One could even think that the extreme neutrality has washed the history away and has become dominant in its own sense. This is definitely where the designers hit a controversial point. Where should an architect draw the line between being objective and giving up interpretation of the quality of the place in full? Do visitors need the freedom and neutrality to this extend, or should they be led by an architect? What is the goal, to leave the visitor with strong emotional influence, with rational understanding of events or with a bit of both? As already mentioned, Ursula Wilms and Heinz W. Hallamann try to be objective and neutral, as they simply see no other way to relate to a place as dark as the Topography of Terror (Paci 2014). Do they manage to meet the goal? Answer can be subjective, differing from an experience of one visitor to another. The architecture of the documentation center is not very inviting, neither it is intriguing by its design. Its exterior doesn’t cause curiosity in visitors, unless they come to the place specifically to learn more about the perpetrators of the Nazi regime, already knowing the function of the place. The Berlin Wall and the exhibition trench are way more dramatic and more attracting. They call tourists to take their time and explore the area, to read the information on the panels and learn more about the history that took place at the exact place. There is a strong feeling of authenticity when seeing the walls of the basements of a building that once was an author of Terror. The glass and steel structure that roofs the ruins has no additional influence over creating shrilling experience for the visitors. It simply frames the segments of ruins as pictures and presents them to the viewer with information boards as an exposition.

In contrast with the open exhibition, the documentation center is a bit undefined. It doesn’t seem to be a must see place for tourists who visit the exhibition trench. As it is meant to be ghost-like, non-dominating building, it may be perceived as less important.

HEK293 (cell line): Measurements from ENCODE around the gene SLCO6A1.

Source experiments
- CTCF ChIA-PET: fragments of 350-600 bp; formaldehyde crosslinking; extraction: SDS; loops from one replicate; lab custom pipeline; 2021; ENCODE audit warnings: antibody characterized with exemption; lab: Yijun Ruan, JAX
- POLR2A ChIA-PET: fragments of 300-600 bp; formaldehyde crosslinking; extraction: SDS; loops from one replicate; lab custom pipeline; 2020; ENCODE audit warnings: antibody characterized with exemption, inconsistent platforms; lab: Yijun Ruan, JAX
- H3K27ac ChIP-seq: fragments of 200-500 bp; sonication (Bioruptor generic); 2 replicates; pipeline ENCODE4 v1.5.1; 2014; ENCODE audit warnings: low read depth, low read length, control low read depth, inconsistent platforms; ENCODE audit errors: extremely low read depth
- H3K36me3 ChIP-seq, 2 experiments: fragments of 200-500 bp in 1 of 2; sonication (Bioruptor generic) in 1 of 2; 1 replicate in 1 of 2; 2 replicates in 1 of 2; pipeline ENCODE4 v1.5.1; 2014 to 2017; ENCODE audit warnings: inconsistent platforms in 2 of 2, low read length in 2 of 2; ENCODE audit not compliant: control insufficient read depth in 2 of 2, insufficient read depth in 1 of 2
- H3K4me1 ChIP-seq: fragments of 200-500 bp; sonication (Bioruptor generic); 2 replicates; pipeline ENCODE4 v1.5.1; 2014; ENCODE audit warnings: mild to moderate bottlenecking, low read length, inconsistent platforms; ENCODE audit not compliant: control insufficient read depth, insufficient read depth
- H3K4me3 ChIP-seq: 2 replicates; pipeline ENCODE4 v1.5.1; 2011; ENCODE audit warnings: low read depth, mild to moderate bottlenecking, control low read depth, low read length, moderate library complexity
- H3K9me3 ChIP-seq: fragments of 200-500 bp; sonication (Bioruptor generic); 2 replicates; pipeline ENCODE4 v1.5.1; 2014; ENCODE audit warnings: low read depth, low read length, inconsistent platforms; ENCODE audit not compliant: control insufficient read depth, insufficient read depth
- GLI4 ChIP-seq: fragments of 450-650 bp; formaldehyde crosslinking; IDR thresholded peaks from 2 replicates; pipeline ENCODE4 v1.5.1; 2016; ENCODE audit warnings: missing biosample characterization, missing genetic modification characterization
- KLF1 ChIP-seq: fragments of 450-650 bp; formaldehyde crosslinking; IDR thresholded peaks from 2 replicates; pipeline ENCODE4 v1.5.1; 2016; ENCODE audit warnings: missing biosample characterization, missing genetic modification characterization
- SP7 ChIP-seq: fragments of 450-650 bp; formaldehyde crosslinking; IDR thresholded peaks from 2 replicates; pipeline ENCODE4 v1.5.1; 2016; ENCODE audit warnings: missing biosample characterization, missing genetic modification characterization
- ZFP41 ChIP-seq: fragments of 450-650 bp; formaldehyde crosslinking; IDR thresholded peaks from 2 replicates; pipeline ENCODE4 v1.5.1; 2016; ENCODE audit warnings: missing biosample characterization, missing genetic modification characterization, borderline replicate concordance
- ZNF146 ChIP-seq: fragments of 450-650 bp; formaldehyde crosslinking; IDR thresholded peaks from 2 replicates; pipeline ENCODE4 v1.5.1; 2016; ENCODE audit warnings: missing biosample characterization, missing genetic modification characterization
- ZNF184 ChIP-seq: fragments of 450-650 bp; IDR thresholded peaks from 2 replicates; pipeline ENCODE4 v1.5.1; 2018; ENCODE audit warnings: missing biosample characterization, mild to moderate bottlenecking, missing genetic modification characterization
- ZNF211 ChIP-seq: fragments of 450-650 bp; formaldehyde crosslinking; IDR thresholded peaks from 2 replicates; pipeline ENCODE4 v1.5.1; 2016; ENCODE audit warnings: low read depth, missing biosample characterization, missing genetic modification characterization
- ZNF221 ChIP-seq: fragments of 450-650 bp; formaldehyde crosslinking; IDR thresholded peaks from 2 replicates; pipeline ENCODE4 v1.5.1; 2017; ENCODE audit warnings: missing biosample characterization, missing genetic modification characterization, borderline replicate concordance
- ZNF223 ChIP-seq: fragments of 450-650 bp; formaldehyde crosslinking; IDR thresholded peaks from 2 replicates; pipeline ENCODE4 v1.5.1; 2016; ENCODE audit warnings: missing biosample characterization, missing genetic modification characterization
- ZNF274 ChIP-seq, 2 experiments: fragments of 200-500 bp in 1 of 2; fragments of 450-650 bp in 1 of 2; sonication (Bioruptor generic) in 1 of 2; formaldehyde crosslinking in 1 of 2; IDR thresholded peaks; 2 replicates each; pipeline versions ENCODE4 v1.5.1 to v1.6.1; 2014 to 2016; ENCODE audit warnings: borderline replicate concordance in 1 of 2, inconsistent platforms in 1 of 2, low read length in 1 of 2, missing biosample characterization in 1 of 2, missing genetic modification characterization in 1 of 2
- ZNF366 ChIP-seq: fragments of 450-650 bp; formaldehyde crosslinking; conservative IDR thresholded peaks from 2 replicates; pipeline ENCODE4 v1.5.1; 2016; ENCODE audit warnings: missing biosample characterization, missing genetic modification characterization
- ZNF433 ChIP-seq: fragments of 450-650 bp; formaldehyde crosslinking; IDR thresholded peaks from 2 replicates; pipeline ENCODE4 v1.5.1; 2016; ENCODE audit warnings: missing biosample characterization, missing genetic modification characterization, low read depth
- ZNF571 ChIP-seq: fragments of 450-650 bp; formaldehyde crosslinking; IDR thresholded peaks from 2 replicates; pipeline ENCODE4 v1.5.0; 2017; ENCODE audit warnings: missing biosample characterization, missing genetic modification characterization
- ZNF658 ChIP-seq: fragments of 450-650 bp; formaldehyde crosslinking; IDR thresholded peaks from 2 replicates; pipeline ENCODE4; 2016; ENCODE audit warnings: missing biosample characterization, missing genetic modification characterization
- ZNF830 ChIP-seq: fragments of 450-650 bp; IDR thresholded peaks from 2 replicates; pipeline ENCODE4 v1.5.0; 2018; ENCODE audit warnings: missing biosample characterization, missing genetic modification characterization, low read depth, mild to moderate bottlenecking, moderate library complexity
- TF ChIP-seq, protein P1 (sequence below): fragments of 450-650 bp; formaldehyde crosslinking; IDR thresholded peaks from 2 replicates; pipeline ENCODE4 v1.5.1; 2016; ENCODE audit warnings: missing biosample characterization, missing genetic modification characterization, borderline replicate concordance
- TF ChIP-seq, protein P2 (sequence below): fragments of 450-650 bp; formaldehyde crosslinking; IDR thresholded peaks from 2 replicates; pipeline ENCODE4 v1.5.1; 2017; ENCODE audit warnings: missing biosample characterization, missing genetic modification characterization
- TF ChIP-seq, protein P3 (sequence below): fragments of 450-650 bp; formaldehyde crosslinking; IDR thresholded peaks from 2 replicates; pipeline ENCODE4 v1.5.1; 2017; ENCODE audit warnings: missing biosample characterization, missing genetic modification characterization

Interior Space of the Documentation Center

Photo 9. Foyer, © author

The interior of the documentation center of the Topography of Terror is organized into eight blocks placed in a clear spatial order around a courtyard. Once having entered the building, the visitor appears in a large, universal space with information center and lockers on the right, the exhibition space on the left and a view over the reflecting pool in the courtyard. Four blocks around the courtyard are occupied by the exhibition space, the rest of the blocks are designed into an auditorium, classroom, administration rooms and a café area. The ground level is bedecked with an open grid ceiling that is merged with acoustic baffles, lights and other technical systems. The black floor tiles are in total contrast and give a feeling of a solid ground, instead of the diffusion effect that the ceiling creates. The openness of the space makes it possible to rearrange wall surfaces if needed.

A staircase on the ground floor in the foyer leads visitors downstairs. It is somewhat a ladder of curiosity that invites all persons concerned to learn more about the place. There they can find a library, conference hall, seminar rooms and facilities, the office of the Topography of Terror foundation and a memorial department, archive, plant rooms and rest rooms. All of these chambers are also arranged around the courtyard which is marked by a reflecting pool, closed and inaccessible for visitors. This can be one rare details of the design that might have something to do with symbolism. The pool can be interpreted as a place where the memories are collected, where one can mirror his past and meditate about the future. The only place in the documentation center that is associated with the victims of the Terror, not the perpetrators is in this exact courtyard.

Photo 10. Reflecting pool, © author

The special characteristic of the documentation center is the transparency and openness. The louvered glass walls create the illusion of inexistence of any barriers at all. One might feel as if he is standing in the middle of the Topography of Terror, looking into the site, observing tourists rambling around, exploring a barky surface of the ground, leaning on the metal carcass of the exhibition trench, resting on benches, staring at the Berlin wall, contemplating about the past. All of a sudden a person who is in the interior appears outside, the building losses boundaries and merges with the surrounding. There is no way of escaping the visual contact with the exterior. Abruptly, the visitor becomes aware of the wholeness of the site. He is placed in the right context for being given an opportunity to learn more about the events from a different perspective. The experience is optional though, nothing in the design isforcing or orchestrating the viewer around.

Indoor Permanent Exhibition